“If you believe you have been in contact with someone that has been exposed to COVID-19, voluntarily quarantine yourself.”
Although seven of Forsyth’s 12 cases can be attributed to travel or close contact with a person who has the virus, four cases are being investigated by the health department to determine if they are a result of community spread.
The health department has not released any information about where the person who contracted COVID-19 via community spread had visited in recent days.
The Forsyth County Board of Commissioners can now meet over the telephone if they need to during the coronavirus pandemic.
By unanimous vote, commissioners approved new meeting rules on Thursday that allow any member, or all of them, to use electronic means to take part in a meeting, as long as it is during a state of emergency.
Under the former rules, a quorum of the board — four members — had to be physically present in order for any other members to take part in a meeting using the telephone or some other electronic method.
That rule still holds unless the county is in a state of emergency. Both Forsyth County and Winston-Salem are in states of emergency because of coronavirus.
Thursday’s meeting took place in unusual circumstances.
County officials had reduced the number of chairs in the room to 50, so that the meeting would stay within the 50-person limit that county officials had imposed in their reading of Centers for Disease Control guidelines.
The chairs were widely separated to give each person sitting in one at least 6 feet of air space around. The exception was on the dias, where commissioners were clearly not sitting at least 6 feet apart in all cases.
The microphone at the speaker’s stand had been cleansed, and a line taped on the carpet to keep speakers back from the microphone.
County staffers counted people as they came into the room. As the meeting convened, 46 people were in the room.
With not a lot on the agenda, the number of people in the room went down after the county health director gave his weekly report, then went to the lobby to talk with reporters who also left the room at the end of his report.
As the board discussed their remote participation policy, Commissioner Don Martin questioned whether the general guidelines were properly set, given that they might not allow board members to take part remotely if they happened to be out of town for a wedding or some similar event.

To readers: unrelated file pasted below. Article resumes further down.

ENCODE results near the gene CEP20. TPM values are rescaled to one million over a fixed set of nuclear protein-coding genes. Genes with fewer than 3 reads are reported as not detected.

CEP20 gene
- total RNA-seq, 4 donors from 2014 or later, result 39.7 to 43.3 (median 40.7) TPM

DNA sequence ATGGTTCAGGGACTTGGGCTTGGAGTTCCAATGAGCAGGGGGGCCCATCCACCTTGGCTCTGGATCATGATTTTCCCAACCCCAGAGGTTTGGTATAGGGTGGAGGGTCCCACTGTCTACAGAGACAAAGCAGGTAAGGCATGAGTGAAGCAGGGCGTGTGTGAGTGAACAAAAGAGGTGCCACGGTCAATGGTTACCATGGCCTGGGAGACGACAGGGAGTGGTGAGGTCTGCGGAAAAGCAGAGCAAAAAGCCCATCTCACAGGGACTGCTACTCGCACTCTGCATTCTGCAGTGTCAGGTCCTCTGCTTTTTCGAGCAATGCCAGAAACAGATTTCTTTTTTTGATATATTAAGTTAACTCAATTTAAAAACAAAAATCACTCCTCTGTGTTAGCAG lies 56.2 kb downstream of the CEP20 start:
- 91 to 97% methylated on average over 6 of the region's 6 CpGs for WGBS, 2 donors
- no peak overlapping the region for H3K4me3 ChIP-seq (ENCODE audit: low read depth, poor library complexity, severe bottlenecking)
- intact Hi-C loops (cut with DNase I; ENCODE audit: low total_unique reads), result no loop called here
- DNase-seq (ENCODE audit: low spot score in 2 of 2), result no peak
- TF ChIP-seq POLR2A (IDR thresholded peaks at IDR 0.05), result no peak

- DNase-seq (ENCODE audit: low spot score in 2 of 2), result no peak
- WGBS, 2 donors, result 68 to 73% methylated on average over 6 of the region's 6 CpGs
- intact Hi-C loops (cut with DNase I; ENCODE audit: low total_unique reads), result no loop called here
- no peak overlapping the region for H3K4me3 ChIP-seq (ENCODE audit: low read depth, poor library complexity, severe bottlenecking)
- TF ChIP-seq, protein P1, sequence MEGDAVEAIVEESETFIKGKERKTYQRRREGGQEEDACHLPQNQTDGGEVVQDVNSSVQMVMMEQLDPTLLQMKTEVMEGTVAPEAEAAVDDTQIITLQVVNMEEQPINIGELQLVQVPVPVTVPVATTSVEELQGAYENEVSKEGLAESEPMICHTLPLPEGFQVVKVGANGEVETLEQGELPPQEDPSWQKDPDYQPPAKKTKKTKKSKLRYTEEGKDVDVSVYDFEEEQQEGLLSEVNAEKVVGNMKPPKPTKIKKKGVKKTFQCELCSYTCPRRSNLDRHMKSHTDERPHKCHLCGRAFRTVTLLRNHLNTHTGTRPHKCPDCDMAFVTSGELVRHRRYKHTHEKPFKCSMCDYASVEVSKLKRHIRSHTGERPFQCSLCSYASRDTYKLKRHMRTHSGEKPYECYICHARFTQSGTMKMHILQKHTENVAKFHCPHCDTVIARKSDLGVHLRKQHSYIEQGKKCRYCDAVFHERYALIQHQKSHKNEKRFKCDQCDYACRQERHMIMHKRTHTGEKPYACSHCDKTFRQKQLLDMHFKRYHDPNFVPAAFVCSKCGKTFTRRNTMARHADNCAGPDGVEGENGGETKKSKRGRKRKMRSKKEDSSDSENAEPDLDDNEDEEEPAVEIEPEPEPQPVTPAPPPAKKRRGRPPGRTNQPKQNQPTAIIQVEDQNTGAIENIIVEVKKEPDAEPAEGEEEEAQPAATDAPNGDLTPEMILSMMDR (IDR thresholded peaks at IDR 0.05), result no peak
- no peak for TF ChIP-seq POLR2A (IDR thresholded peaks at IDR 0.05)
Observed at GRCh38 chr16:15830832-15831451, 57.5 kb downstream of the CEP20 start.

“I think we have excellent attendance and are accountable to our constituents,” Martin said. “I don’t think we need to be proclaiming why we are missing the meeting and why we have to participate remotely when we’re available ... I believe I can think about as well on the phone as here.”
No other member of the board had a similar concern, so the commissioners then approved the new policy.
Meanwhile, governmental meetings in Winston-Salem are on hold until April.
Winston-Salem officials are using the stricter 10-person maximum that the White House announced on March 16 in its “15 Days to Slow the Spread” initiative.
City Manager Lee Garrity said the city is looking at ways to set up city council meetings so that no more than 10 people are in the room.
Meanwhile, Forsyth County towns and villages were also canceling meetings.
In Kernersville, the town has canceled all committee meetings and meetings of the board of aldermen through the entire month of April. The meeting of the board of aldermen on May 5 was also canceled.
Clemmons has canceled meetings until further notice, while Lewisville has called off meetings through April 15. The Lewisville town hall is also closed for in-person visits.
Rural Hall’s town hall is still open but foot traffic is discouraged. The town council’s next meeting is scheduled for April 13, but no decision has been made yet on whether to meet. The Walkertown meeting on March 26 is canceled and the town hall is closed to foot traffic.
Bethania has closed the town hall and visitor’s center. Tobaccoville has canceled April committees but hasn’t decided whether to cancel the April meeting of the board.